A Reflection by Elizabeth
As my six-month design fellowship comes to a close at the Nashville Civic Design Center, I could not be more grateful for the projects I was able to work on as well as the relationships I made with everyone in the office. I came to NCDC to continue my education in and passion for designing public spaces before heading to graduate school for Landscape Architecture, and my time here exceeded all expectations.
During these six months, I was fortunate to have had the opportunity to work on a wide range of projects from TUBRO installations to pet-friendly parklet designs. I was also able to continue my interest in street design and safe pedestrian connectivity through the first part of the University Connections project led by Kayla Anderson, Research Fellow. Through this project, we analyzed key intersections and streets along a connector bus route and envisioned how they could be improved for the benefit of the neighborhoods through thoughtful design. My favorite project during my time, however, was designing a conceptual bridge park in Downtown Nashville. This project allowed me to think creatively about public space and on a larger scale than I normally do. All of the projects I had the chance to work on during my fellowship challenged me to think in different ways which in turn has made me a better designer.
One of my most memorable experiences during my fellowship was assisting with a TURBO installation off of Nolensville Pike. We spent the morning installing two temporary crosswalks and pedestrian refuge zones in a more suburban area. As we were finishing up, we saw pedestrians begin to use the new infrastructure which was a very rewarding experience. So often in urban design, projects just become conceptualized, so it was fulfilling to see a project go from a 2D plan on a computer screen to reality. Through events hosted by NCDC such as Urban Design Forums, PechaKucha Nights, and City Think, I was able to expand my knowledge about topics relating to affordable housing, transit-oriented development, and urban design. Most recently, I was able to attend our City Think event that focused on affordable housing. We had the opportunity to play Kelsey Oesmann’s, Enterprise Rose Fellow, “Game of Rent” that breaks down the stereotypes, jargon, and statistics around affordable housing which in turn fueled meaningful and enlightening conversations. Attending events hosted by NCDC was one of my favorite parts of this experience because it allowed me to learn about more about topics relating to urban design in a fun and interactive way.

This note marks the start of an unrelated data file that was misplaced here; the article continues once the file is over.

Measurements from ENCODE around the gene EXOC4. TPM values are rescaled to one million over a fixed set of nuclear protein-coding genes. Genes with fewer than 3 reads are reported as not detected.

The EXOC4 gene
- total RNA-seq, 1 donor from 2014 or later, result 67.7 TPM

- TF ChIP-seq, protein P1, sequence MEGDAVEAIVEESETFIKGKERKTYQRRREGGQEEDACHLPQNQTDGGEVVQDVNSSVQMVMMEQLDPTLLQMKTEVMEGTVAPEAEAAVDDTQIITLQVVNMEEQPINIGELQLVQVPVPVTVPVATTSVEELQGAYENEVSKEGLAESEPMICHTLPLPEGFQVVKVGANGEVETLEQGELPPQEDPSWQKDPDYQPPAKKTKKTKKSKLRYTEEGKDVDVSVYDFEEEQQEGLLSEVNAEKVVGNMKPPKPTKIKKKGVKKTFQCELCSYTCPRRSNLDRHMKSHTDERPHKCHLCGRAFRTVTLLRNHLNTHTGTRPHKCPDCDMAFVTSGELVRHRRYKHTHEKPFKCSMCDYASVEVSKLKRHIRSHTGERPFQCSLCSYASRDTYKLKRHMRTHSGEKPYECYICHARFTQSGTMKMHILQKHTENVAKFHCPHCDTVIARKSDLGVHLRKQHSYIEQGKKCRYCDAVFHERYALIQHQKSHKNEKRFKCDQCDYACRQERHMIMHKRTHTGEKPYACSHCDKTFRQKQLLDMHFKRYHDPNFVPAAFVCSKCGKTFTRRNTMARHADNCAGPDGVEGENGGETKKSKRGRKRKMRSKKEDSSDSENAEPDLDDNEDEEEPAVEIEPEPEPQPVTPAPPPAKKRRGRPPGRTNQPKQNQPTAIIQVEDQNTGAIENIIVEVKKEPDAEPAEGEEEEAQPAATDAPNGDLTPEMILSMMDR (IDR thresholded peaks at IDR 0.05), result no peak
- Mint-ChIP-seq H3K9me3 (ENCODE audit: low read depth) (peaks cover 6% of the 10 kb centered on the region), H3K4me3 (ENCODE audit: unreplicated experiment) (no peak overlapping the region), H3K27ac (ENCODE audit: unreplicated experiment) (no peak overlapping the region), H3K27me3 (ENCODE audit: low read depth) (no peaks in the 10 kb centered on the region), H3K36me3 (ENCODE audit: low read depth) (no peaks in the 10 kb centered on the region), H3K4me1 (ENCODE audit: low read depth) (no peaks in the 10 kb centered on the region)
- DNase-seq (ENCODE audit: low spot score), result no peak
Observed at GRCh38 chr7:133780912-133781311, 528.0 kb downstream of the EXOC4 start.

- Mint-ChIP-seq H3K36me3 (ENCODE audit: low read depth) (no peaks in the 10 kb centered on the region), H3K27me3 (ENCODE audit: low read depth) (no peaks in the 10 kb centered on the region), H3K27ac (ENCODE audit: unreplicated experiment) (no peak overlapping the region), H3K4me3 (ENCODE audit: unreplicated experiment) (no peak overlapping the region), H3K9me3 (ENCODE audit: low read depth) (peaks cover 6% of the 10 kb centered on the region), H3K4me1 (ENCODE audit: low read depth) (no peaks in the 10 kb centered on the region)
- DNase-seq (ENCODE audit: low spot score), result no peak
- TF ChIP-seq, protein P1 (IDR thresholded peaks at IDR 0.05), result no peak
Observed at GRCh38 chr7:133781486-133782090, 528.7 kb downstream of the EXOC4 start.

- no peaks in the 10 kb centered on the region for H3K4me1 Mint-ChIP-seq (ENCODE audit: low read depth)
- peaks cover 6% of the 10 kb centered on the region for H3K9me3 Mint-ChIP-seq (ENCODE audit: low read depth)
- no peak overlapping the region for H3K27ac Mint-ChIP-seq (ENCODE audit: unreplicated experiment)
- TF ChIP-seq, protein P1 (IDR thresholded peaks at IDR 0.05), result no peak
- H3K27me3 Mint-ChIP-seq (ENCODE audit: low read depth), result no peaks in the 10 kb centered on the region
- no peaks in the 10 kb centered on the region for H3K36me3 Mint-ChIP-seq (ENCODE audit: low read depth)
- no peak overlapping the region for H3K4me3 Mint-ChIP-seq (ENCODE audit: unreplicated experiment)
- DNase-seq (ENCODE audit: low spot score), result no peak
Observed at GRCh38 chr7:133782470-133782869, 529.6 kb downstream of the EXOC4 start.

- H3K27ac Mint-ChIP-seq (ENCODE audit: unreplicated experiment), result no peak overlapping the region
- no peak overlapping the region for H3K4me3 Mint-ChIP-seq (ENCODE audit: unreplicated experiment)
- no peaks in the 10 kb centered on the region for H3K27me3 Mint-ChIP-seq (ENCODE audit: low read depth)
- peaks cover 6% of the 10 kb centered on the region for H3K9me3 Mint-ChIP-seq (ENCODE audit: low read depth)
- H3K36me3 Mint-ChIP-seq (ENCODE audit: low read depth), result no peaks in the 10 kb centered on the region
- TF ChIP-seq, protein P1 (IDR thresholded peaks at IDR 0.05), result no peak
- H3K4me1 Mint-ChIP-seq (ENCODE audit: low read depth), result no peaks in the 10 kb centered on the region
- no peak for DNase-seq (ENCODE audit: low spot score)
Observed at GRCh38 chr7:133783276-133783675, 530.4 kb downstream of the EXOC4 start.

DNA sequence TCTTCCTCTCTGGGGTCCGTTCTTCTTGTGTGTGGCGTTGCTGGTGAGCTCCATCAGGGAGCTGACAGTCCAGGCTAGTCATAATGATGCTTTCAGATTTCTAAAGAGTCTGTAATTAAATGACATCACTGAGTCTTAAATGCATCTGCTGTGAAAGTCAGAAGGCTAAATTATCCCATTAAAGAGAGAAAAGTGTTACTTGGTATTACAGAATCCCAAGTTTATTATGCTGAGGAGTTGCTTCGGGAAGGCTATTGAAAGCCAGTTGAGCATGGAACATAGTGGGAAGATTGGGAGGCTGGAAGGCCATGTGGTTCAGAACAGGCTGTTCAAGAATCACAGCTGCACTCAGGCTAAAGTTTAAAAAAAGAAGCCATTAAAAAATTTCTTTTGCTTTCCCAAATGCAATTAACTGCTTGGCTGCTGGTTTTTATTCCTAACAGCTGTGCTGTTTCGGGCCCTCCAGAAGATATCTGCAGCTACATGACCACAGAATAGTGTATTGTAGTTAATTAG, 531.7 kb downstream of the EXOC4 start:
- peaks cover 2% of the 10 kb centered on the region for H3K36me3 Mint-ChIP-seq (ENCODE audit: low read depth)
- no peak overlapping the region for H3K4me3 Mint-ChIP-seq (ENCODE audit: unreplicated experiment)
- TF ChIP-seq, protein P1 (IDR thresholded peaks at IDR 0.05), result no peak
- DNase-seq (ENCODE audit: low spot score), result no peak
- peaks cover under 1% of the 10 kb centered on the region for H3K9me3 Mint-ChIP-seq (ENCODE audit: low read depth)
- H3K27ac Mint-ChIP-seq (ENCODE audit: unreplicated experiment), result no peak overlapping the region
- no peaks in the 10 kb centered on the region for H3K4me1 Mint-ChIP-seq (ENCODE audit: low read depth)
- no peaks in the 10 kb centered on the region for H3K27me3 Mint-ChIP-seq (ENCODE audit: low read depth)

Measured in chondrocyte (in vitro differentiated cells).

Being able to have a part in advancing the initiatives of the Civic Design Center will always be a rewarding time in my career. Through this fellowship, I was able to meet and collaborate with a remarkable group of people who are ensuring the smart progression of Nashville as it continues to grow and evolve. I will always cherish my time here in Nashville, and I can not wait to see how the Civic Design Center’s work continues to impact the future of urban design in Nashville and beyond.
Elizabeth, a Chattanooga, TN native, graduated from the College of Charleston in May 2018 where she majored in Historic Preservation and Community Planning with minors in Urban Studies and Art History. She spent time in college working as an intern for the Historic Charleston Foundation and the City of Charleston’s Design Division. It was during these internships that she found a passion for looking for opportunities to improve the interaction between humans and the built environment through design and public engagement. Elizabeth is looking forward to using her experiences as a foundation to work with the community to construct meaningful public spaces in the future. She will be attending graduate school at the University of Georgia in the Fall of 2019 to pursue a masters in Landscape Architecture.